ALFRED BAUER PRIZE (for taking the art of film in a new direction)
"Tian Bian Yi Duo Yun" (The Wayward Cloud) by Tsai Ming Liang

Members of the International Jury:
Roland Emmerich (Jury President, Germany)
Ingeborga Dapkunaite (Lithuania)
Bai Ling (China)
Franka Potente (Germany)
Wouter Barendrecht (Netherlands)
Nino Cerruti (Italy)
Andrei Kurkov (Ukraine)

"The Intervention" by Jay Duplass

"Jam Session" by Izabela Plucinska

DON KHISHOT BE'YERUSHALAIM | Don Quixote in Jerusalem by Dani Rosenberg

Members of the International Shorts Jury:
Gabriela Tagliavini (Argentina)
Marten Rabarts (New Zealand)
Susan Korda (USA)

"Green Bush" by Warwick Thornton

"Tama Tu" by Taika Waititi

"Va, Vis Et Deviens" (Live and Become), directed by Radu Mihaieanu

"Hoi Maya" (Hi Maya), directed by Claudia Lorenz

Rhee Young-ran for her role in the film SARA JEANNE by Kim Seong-Sooks

"Bikini" by Lasse Persson


Born Into Brothels
Originally uploaded by Screenlabs.
Just look around and you might be surprised, documentaries continue to arrive at movie theaters with a line-up of new titles from GUNNER PALACE to BORN INTO BROTHELS to INSIDE DEEP THROAT. Was the 2004 documentary surge just a blip or has a shift really occurred in indie filmmaking?

Coming out of Berlin this week, a couple of riveting and unforgettable war documentaries COCA - THE DOVE FROM CHECHNYA: EUROPE IN DENIAL OF A WAR by French-born Eric Bergkraut and WHITE RAVENS -- NIGHTMARE IN CHECHNYA by Tamara Trampe and Johann Feindt bring to film audiences the unspeakable and brutal acts that have come to mark the early years of this millennium. Will these documentaries serve as a reminder of the harsh realities of war that the politicized mainstream media ignores or taints for favorable gains and, more importantly, will audiences buy tickets to sit in dark theaters with popcorn and candy, at the ready, to have brutal acts unreel before them?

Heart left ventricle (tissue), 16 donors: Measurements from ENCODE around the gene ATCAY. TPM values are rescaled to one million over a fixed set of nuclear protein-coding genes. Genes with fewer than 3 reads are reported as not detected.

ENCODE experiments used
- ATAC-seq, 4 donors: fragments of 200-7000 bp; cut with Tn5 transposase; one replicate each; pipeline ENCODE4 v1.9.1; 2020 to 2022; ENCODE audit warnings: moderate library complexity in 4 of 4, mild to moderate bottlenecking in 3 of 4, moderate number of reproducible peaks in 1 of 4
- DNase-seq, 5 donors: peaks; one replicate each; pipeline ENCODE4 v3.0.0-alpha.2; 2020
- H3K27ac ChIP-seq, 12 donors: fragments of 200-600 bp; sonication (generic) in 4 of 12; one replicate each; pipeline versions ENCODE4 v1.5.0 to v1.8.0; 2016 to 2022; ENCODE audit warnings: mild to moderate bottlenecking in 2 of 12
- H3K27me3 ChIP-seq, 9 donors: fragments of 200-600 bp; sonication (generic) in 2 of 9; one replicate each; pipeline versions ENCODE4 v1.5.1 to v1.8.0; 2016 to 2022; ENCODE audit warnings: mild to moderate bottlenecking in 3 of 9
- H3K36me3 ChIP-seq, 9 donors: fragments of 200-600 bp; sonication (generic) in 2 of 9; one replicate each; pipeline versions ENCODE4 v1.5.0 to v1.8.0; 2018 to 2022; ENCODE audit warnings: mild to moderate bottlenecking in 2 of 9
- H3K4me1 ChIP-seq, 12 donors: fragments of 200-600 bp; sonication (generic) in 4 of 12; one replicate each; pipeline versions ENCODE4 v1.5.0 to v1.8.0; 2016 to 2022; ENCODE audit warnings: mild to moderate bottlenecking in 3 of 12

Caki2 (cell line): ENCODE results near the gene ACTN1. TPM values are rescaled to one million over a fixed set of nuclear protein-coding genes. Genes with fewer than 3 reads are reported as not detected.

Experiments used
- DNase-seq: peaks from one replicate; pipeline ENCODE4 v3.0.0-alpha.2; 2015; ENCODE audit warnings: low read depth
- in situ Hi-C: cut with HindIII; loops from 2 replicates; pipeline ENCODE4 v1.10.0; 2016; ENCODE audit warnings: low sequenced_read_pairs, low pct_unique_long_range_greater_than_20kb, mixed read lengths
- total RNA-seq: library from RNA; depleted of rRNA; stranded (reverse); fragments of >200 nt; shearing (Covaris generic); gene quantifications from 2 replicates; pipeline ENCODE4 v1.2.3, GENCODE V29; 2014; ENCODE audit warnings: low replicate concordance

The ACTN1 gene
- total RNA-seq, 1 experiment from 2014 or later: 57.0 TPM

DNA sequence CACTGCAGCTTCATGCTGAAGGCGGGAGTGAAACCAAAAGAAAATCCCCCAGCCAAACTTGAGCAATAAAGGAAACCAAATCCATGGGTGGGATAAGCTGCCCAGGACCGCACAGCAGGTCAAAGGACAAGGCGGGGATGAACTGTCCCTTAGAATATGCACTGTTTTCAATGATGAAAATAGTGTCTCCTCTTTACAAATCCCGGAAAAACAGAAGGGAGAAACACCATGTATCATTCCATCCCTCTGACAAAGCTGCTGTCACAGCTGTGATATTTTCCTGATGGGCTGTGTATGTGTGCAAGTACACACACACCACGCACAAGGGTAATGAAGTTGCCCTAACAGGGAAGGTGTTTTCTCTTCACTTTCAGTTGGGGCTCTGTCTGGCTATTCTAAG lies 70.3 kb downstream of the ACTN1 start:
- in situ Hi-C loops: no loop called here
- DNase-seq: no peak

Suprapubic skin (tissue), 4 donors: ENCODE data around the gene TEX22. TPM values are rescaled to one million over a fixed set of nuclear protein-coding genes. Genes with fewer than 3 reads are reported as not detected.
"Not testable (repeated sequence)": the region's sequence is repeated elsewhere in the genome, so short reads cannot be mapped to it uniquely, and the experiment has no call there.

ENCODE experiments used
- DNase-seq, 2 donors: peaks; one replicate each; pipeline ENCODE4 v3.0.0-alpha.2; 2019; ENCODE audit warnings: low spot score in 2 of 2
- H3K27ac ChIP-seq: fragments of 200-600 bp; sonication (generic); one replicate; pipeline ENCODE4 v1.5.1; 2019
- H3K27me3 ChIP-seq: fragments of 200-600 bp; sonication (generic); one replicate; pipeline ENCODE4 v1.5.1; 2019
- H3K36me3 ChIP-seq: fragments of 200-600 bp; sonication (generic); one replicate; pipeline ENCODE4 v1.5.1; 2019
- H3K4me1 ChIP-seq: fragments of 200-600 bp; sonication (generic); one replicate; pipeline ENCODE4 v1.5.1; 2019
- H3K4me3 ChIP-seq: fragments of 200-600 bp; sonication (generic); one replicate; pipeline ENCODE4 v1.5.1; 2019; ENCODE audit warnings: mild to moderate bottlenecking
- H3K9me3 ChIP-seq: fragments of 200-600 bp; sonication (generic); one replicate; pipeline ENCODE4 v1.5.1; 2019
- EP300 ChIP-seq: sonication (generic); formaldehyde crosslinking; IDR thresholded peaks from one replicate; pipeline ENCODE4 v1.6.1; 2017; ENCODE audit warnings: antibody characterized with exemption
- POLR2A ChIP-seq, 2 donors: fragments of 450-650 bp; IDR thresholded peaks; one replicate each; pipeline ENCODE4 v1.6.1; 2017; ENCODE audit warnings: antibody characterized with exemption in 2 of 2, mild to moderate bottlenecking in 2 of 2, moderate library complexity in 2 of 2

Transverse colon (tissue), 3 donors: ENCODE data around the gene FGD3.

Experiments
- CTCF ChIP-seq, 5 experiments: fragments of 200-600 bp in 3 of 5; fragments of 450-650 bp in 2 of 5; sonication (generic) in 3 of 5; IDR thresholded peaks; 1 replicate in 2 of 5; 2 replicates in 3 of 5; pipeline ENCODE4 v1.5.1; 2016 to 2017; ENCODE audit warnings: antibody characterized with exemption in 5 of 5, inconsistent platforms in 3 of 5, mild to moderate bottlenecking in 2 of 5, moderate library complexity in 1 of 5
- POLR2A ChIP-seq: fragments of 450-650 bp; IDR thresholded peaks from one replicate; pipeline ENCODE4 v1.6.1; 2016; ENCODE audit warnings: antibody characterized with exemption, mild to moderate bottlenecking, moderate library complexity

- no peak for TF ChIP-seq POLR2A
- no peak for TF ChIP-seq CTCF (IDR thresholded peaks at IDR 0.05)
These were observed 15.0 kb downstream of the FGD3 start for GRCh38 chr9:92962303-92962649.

After a year of art house theater owners living dangerously and running films like Michael Moore's FAHRENHEIT 911 on two and three screens simultaneously (like multiplexes run blockbusters) and the unlikely successes of films SUPERSIZE ME, THE CORPORATION, FOG OF WAR, and CONTROL ROOM a new documentary film market has emerged. Suddenly, non-profit venues like U Film Society's Bell auditorium dedicating itself to an "all-documentary all-the-time" schedule, cable channels like HBO, Learning and History Channels and DVD releases have invigorated revenue streams.

The challenge ahead for documentaries will be for this penetration of films to sustain itself with return of box office. The Oscars have long ignored the highest profile documentary films and audience favorites like A THIN BLUE LINE, ROGER AND ME, and HOOP DREAMS by refusing them nominations and awards. This year is no diffrerent with the people's choice films failing to appear on Oscar nomination lists.

The bigger question is whether the Oscar can bring audiences into see films like BORN INTO BROTHELS or the sublime STORY OF THE WEEPING CAMEL in theaters or on DVD?

Sunday, February 13, 2005


The Miami International Film Festival (MIFF) wrapped up on Saturday nite with the dramatic award going to British filmmaker Amma Asante's A WAY OF LIFE taking the top jury prize and Scott Dalton and Margarita Martinez's Columbian LA SIERRA taking home the top documentary film prize. The festival opened on February 4th and followed on with a tribune and lifetime achievement award for Norwegian actress Liv Ullman.